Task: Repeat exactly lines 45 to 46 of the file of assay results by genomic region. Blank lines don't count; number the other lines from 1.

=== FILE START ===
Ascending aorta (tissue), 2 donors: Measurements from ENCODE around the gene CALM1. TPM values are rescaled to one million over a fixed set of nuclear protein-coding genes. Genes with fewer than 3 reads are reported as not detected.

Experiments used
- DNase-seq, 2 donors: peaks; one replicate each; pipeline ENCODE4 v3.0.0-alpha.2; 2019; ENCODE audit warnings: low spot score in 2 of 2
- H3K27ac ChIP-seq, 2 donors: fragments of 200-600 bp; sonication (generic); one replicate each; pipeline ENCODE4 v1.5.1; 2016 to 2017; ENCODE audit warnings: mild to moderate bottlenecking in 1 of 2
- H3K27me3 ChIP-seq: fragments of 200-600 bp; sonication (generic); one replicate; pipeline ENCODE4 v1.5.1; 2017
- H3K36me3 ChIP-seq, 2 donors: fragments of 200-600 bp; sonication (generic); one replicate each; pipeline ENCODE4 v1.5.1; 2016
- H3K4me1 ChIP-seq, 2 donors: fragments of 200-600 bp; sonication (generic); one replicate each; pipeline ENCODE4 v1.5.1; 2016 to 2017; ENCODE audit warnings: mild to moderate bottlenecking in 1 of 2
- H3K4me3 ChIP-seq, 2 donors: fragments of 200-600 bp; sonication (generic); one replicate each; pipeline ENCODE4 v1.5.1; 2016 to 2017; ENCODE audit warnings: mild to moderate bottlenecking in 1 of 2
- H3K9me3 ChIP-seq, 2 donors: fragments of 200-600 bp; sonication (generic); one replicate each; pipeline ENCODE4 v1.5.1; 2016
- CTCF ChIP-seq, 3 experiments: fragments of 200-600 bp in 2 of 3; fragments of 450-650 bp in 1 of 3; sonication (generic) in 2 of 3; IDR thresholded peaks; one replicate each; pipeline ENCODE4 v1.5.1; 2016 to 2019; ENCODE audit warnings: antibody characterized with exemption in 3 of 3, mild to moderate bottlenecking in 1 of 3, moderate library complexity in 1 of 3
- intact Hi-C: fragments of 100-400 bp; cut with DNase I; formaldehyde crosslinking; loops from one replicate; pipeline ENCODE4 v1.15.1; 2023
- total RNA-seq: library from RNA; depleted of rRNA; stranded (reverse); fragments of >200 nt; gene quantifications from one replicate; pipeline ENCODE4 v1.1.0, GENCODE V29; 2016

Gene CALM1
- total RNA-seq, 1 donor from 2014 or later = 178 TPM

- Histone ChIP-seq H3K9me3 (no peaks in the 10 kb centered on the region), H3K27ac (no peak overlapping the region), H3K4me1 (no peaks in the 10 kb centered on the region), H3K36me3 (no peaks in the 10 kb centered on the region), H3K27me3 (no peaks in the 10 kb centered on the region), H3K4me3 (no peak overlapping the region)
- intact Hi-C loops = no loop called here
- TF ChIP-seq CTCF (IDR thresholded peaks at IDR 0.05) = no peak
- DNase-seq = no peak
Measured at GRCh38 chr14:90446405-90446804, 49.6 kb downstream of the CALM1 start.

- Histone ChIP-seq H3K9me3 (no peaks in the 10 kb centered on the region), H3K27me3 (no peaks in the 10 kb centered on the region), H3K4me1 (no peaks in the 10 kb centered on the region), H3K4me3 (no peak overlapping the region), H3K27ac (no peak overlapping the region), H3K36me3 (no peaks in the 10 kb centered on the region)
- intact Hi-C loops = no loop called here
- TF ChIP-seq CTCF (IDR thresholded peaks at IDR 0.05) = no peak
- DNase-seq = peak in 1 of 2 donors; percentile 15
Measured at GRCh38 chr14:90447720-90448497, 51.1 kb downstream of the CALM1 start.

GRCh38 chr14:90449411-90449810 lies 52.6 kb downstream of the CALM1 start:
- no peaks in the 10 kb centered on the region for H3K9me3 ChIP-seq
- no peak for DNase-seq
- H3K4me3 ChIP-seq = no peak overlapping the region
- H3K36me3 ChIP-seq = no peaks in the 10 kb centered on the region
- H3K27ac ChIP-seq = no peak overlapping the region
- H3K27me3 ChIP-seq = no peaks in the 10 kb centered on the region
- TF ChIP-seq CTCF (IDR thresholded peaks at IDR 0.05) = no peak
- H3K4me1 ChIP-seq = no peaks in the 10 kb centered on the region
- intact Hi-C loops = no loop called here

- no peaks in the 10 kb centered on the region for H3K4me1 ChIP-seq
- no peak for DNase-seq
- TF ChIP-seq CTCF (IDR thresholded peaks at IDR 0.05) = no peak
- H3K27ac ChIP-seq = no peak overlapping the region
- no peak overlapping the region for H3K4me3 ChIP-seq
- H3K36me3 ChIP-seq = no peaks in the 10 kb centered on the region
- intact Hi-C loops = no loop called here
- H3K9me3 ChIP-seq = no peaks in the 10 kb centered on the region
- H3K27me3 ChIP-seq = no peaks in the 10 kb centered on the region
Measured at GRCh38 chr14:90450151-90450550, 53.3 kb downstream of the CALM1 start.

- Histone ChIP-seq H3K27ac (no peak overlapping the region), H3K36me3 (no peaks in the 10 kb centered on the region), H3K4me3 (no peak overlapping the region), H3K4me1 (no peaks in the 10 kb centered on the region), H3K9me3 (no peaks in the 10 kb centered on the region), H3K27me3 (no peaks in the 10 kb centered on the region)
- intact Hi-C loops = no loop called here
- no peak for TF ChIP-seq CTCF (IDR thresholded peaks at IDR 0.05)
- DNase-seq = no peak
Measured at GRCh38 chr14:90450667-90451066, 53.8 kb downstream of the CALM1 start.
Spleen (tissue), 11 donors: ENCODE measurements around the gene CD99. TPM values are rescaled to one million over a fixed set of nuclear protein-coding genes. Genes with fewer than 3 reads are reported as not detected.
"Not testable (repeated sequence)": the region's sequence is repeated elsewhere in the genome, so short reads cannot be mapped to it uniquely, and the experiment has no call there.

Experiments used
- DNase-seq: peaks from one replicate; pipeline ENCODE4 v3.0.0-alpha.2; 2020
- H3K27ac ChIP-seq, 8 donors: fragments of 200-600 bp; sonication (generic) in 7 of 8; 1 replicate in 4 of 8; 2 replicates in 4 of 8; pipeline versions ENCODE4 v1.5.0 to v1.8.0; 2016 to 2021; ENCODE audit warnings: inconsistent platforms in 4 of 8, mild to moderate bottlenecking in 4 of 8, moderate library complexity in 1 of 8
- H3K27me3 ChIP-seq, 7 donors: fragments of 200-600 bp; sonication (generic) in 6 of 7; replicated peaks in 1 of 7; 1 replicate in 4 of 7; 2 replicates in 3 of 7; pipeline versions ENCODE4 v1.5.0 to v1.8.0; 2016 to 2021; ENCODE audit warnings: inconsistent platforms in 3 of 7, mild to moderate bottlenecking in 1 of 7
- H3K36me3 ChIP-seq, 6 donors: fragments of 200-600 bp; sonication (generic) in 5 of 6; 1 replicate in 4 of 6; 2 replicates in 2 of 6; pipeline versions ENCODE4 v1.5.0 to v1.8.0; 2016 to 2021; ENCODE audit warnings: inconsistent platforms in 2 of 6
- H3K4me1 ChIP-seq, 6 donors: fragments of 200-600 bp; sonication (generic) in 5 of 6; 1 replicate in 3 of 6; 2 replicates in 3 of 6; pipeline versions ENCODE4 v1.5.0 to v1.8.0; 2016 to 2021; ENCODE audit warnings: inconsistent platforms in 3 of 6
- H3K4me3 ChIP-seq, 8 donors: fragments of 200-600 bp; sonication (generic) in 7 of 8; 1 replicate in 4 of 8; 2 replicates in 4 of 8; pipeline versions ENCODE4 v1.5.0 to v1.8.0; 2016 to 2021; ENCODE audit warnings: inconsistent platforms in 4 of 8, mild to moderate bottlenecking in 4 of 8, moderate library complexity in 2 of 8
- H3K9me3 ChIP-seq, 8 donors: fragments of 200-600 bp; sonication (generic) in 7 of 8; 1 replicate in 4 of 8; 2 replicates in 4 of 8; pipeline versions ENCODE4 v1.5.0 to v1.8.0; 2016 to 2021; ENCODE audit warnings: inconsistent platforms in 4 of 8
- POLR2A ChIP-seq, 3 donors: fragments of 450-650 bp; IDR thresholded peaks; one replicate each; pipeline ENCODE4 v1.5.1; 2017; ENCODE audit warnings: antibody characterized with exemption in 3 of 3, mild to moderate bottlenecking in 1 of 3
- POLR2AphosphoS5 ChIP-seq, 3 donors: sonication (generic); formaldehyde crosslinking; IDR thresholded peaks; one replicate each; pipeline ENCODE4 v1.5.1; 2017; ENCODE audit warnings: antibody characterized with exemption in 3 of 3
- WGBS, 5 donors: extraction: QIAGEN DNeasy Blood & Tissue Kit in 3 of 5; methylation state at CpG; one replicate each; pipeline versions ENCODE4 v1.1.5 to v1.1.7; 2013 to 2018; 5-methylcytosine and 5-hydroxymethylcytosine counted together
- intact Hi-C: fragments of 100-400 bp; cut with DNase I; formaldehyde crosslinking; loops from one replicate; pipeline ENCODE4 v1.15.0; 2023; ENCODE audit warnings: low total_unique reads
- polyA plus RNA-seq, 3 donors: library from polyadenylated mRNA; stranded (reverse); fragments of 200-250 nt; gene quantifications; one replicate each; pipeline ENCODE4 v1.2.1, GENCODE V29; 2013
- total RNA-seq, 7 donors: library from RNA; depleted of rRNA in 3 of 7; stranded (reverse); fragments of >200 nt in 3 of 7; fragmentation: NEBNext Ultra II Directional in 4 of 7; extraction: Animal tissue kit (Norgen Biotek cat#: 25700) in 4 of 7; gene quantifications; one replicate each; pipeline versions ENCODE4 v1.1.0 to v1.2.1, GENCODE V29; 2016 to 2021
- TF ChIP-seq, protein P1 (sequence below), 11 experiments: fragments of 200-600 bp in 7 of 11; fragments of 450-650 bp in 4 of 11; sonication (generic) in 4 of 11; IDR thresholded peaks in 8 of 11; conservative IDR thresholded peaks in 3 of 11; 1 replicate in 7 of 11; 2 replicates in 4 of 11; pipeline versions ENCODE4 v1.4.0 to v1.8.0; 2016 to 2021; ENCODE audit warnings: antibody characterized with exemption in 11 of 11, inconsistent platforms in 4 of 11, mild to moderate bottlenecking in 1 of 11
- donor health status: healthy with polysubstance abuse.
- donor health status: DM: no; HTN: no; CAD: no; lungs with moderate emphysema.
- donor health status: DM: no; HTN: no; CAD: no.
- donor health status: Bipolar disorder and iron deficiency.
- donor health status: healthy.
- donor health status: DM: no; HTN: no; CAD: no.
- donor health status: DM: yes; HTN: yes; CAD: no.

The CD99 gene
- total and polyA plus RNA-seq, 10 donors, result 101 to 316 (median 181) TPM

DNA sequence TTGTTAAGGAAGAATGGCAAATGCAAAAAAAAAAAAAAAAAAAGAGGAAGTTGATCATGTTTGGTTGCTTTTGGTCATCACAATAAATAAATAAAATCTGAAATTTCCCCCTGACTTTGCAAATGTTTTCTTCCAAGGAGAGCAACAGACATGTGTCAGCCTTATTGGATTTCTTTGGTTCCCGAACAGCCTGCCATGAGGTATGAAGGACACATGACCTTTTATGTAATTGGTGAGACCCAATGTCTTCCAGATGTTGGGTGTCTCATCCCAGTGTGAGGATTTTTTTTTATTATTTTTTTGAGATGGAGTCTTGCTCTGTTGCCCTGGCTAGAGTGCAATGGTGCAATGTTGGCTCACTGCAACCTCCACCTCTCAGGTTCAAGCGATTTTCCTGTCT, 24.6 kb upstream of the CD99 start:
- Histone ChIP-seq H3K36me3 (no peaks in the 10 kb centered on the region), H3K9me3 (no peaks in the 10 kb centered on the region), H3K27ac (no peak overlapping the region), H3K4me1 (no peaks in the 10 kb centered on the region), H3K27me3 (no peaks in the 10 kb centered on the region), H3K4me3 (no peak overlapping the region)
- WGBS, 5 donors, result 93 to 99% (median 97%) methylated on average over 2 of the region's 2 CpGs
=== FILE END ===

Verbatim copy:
- Histone ChIP-seq H3K27ac (no peak overlapping the region), H3K36me3 (no peaks in the 10 kb centered on the region), H3K4me3 (no peak overlapping the region), H3K4me1 (no peaks in the 10 kb centered on the region), H3K9me3 (no peaks in the 10 kb centered on the region), H3K27me3 (no peaks in the 10 kb centered on the region)
- intact Hi-C loops = no loop called here